MARSHALL LEARNS TO LIKE IKE IN ROLE FOR PBS

Actor E. G. Marshall says he learned to like Ike during the making of a television special about the 34th President.

Marshall plays Dwight David Eisenhower in the one-hour biographical portrait "Ike," which is scheduled for broadcast on the Public Broadcasting Service Wednesday (8 p.m. on Channels 28, 15 and 24, 9:30 p.m. on Channel 50).

"I've always thought of him as a happy hooligan, a ceremonial figurehead, but now I think he was the right man at the right time," Marshall said during a recent interview here to help promote the sympathetic program.

Marshall, an urbane, articulate, no-nonsense sort of man who bears no physical resemblance to Eisenhower, said he was a staunch supporter of Adlai E. Stevenson during the 1952 and 1956 presidential campaigns. But he was persuaded to play the former military leader and late President immediately after reading the teleplay for "Ike" by Sidney and David Carroll.

"I learned so much about him that I'd never known, and I realized that he remained pretty much an unrevealed character, even up through his presidency," Marshall said.

The teleplay unfolds in a straightforward way, revealing little-known or little-remembered details about Eisenhower and his Administration. These range from his reflections on the death of his first child, Dowd Dwight, at the age of 3, to his reaction to criticism that he remained aloof to the smoldering civil rights issues of the 1950s and the more volatile anti-Communist crusade led by Sen. Joseph McCarthy.

"Maybe he was right to go slow on civil rights," Marshall said. "And as far as the McCarthy era, well, I didn't speak out on behalf of some of my friends in the (entertainment) industry who were labeled (Communist-leaning) during the McCarthy years either, so I can understand Eisenhower's deferring to the legislative branch to deal with the issue."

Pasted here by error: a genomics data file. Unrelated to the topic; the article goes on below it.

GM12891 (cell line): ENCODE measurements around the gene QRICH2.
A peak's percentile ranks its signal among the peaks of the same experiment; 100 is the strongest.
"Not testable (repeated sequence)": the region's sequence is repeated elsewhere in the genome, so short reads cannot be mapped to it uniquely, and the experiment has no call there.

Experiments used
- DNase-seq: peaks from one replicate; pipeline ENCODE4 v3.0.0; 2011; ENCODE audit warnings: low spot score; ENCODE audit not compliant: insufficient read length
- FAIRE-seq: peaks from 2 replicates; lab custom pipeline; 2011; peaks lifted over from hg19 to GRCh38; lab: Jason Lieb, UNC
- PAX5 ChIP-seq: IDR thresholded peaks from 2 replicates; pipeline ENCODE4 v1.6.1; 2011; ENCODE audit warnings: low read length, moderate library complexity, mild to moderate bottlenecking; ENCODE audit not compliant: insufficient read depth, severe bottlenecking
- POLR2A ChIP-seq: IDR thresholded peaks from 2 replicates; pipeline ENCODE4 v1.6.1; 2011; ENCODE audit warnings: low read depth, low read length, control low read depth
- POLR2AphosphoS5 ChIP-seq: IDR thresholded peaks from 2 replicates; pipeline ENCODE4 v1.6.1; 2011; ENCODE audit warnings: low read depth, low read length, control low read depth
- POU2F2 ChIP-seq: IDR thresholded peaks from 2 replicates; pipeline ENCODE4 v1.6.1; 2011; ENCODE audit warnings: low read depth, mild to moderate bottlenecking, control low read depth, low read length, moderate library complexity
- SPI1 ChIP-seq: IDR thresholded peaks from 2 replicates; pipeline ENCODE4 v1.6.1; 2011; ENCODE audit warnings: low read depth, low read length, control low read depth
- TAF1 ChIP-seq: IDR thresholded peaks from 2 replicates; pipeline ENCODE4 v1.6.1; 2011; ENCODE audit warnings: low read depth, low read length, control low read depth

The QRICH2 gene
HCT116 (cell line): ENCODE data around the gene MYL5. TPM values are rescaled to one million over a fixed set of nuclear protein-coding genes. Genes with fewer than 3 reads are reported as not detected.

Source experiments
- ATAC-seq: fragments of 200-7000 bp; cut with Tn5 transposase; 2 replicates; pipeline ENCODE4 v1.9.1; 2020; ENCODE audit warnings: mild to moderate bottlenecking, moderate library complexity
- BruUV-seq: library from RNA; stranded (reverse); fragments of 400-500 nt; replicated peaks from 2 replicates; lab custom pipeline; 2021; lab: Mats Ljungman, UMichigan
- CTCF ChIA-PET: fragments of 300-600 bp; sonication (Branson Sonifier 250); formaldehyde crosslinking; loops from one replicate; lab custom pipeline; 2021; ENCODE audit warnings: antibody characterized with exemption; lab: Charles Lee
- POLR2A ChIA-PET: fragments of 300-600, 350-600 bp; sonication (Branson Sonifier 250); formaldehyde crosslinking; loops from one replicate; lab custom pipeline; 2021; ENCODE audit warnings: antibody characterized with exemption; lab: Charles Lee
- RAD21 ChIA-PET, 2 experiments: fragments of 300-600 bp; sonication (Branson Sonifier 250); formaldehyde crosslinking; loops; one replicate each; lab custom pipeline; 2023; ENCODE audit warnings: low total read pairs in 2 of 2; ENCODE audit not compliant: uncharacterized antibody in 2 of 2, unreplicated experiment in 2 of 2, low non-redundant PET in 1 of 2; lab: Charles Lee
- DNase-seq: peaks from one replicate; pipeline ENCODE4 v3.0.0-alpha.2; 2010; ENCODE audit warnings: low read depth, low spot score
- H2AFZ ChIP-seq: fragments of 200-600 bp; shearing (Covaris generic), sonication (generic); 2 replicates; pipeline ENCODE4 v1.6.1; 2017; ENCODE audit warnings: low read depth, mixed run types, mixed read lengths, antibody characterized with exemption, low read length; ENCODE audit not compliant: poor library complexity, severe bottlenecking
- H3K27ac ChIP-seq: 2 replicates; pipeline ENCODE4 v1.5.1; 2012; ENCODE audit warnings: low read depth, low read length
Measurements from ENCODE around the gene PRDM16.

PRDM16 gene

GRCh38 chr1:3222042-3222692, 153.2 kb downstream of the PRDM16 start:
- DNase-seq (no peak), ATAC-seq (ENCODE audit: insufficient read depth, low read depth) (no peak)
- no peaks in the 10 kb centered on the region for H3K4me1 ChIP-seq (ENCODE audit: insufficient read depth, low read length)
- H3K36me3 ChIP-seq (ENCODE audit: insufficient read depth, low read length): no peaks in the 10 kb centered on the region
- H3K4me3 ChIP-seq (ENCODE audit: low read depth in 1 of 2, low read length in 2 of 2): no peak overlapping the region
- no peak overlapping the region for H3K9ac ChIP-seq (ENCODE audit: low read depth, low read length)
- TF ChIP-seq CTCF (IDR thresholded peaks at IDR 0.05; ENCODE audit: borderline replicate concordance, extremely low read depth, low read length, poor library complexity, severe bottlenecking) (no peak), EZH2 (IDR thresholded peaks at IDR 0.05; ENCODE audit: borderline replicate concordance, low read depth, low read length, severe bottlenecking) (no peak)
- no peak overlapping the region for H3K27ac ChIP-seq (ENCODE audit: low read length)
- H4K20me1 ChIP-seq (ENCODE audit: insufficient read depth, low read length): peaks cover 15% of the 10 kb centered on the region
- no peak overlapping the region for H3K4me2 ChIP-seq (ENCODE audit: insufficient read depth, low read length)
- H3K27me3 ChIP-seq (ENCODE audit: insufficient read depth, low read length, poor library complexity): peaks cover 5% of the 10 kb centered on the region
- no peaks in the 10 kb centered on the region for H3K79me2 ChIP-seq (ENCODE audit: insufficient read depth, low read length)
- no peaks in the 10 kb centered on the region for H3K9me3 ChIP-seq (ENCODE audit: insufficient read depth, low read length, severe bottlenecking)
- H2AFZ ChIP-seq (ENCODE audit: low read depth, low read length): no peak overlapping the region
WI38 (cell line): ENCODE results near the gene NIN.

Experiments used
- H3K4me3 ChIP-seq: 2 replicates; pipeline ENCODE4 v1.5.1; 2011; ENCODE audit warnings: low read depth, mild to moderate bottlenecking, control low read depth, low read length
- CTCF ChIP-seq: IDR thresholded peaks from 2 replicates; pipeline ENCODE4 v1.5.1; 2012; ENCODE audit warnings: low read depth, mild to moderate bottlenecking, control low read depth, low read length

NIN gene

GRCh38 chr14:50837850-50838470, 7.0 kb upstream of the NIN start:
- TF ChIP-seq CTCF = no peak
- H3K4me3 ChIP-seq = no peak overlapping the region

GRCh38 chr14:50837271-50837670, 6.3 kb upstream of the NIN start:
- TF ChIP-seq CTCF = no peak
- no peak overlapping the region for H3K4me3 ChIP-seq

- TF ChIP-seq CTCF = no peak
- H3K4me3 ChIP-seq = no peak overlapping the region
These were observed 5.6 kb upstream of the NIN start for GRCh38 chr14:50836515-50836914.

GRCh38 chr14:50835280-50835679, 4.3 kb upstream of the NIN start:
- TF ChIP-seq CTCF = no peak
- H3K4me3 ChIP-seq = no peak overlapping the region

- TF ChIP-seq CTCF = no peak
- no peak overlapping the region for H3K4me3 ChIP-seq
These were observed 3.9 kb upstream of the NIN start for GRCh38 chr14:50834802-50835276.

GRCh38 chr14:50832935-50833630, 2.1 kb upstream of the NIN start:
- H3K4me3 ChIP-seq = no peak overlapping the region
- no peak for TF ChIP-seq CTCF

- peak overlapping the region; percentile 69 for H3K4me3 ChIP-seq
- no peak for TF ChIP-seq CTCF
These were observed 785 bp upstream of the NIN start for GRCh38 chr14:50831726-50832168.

Describing himself as a history buff, Marshall said he was satisfied that the Carrolls' script was based on Eisenhower's own words, many of which he said were drawn from the late President's papers at the Eisenhower Library in Abilene, Kan.

Marshall said he also talked with researchers, associates and friends of Eisenhower's in Abilene, Gettysburg, Pa., and at the National Archives in Washington, D.C. He said he did not consult with any members of the Eisenhower family, however.

Marshall, who portrayed Eisenhower's predecessor, Harry S. Truman, in the 1976 TV drama "Collision Course," noted that there were limits to his new-found admiration of Ike.

"He had no politics, no positions, and I still wouldn't vote for him, but I think (the American) people were pretty happy during his two Administrations."

Copyright © 2019, Los Angeles Times
EDITION: California | U.S. & World
61°